I'm approaching the gas station close to home. Impulsively, bitterly, I pull into the deserted drive. I step out into the darkness and belligerently smoke one of the cigarettes I bought at Eric's. The red and blue neon "Open" sign flickers in the window, brimming with a bright gaeity that is revealed as false once one beholds the tawdry truth within: stale jerky, cheap whiskey, losing lottery tickets, jars of pickled bologna. I exhale smoke into the cold air, searching the sky for signs of morning. Fucking time change. How I HATE the goddamn time change. More than ever this year, since President Douchebag signed a bill that pushed it even earlier in the spring. The FUCK is there to do with an "extra hour" tacked on to the end of the day? Nuthin'. It's just one more hour that I have to wait until pulling the blinds closed on another cold, grey, lifeless day. Seriously, this fucking winter…this winter has been HARD. And LONG. I could give a shit what the calendar says, what the seconds ticking by claim…this winter has been long and brutal and I'm not sorry to see it go. If it goes…

Back in the car, it's nearly 7:30. Roz should just about be getting up, and if Tess is as sick as she says she'll be relieved to see me home so soon. I pull onto my exit, still in the dark, and I realize that the day just isn't going to get much brighter. As I come up to my house, I see the downstairs is still dark, dark like the day, but the light is on in Roslyn's room, a small beacon promising some measure of hope within…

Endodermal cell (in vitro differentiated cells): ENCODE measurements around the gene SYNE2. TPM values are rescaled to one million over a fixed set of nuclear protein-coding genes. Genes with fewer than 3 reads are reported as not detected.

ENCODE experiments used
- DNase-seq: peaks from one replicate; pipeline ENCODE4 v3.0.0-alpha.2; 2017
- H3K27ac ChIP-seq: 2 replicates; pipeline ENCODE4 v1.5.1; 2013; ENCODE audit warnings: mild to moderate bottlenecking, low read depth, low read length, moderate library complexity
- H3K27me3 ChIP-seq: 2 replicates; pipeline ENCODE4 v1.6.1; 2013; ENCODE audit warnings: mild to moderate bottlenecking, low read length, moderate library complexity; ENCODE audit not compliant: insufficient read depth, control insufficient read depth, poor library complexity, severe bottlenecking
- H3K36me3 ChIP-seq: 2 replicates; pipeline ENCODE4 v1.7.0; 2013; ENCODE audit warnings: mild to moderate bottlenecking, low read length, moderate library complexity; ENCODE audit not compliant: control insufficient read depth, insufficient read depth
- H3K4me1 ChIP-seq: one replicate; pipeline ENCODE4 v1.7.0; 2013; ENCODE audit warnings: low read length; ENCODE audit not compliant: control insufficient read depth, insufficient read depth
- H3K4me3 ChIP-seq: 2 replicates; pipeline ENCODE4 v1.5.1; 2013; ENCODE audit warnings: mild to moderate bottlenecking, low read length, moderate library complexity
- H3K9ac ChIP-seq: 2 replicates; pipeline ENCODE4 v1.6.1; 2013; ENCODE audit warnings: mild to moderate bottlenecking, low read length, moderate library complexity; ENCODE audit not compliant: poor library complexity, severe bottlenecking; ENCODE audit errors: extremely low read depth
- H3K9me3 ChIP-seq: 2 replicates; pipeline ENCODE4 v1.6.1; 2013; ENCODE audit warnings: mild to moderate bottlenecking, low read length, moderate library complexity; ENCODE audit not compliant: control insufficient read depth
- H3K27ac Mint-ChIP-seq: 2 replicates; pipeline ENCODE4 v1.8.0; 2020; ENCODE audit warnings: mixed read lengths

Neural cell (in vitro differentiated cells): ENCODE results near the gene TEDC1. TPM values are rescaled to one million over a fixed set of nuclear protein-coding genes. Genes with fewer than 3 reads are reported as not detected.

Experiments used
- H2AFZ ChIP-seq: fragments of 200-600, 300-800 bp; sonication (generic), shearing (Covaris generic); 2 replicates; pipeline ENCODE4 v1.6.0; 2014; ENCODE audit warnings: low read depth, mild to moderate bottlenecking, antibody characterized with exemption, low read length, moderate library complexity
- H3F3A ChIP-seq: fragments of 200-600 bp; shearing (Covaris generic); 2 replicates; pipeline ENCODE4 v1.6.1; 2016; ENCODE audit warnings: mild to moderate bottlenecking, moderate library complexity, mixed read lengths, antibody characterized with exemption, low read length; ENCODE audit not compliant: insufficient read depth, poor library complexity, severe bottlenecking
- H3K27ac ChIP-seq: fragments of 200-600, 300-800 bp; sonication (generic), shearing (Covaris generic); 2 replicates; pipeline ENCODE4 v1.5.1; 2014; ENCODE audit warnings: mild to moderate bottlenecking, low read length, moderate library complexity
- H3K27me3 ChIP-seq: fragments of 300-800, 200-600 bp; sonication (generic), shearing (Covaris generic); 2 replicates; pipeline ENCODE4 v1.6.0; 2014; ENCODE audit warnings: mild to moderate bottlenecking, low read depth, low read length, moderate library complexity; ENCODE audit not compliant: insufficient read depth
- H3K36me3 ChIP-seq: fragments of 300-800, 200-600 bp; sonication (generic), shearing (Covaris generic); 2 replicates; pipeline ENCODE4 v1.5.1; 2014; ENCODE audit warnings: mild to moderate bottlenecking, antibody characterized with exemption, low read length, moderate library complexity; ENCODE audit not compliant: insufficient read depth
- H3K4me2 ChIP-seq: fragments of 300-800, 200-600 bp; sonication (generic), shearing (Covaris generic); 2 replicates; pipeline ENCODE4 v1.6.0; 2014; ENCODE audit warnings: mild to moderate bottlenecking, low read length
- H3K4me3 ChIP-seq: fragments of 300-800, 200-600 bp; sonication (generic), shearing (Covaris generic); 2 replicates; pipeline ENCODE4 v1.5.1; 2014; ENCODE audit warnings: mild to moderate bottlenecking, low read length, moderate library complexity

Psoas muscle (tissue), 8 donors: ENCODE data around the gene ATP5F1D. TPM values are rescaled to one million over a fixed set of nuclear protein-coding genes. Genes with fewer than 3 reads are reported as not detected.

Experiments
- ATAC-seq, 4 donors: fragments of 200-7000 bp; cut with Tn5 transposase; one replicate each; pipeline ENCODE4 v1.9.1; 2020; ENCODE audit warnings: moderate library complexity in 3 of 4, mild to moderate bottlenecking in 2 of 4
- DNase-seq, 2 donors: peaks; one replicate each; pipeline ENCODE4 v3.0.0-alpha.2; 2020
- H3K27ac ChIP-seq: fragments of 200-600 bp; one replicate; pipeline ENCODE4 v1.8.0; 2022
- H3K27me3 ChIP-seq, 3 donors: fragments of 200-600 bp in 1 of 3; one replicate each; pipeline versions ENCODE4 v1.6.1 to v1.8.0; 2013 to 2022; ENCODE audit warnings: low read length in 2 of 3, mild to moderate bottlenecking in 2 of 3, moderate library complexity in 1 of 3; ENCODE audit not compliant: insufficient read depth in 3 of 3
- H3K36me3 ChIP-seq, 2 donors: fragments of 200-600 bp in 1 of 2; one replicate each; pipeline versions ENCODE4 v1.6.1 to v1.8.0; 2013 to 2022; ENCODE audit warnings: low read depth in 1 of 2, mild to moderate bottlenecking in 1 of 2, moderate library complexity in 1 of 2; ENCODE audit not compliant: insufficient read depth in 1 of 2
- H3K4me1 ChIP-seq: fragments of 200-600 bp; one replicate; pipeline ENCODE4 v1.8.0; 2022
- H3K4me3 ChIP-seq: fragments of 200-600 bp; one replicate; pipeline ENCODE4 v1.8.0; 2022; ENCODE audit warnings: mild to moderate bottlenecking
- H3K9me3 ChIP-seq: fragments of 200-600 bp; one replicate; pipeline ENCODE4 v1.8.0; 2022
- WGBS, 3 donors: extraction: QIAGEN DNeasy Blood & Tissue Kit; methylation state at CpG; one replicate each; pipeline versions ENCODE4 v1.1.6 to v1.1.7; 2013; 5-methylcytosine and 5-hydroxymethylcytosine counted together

Tess turned out to be as sick as she'd claimed, which certainly didn't make me happy. It DID make me glad that I'd sacrificed the few remaining hours I would have spent dawdling at Eric's though. Roz seemed to be mostly over her own sickness, combinations of unknown things that piled up and drove us twice to the emergency room in three weeks' time. I spent the rest of that day tired, but happy to be in their company, a happiness only granted to a man who finds happiness right where he seeks it: home, among his beloved girls.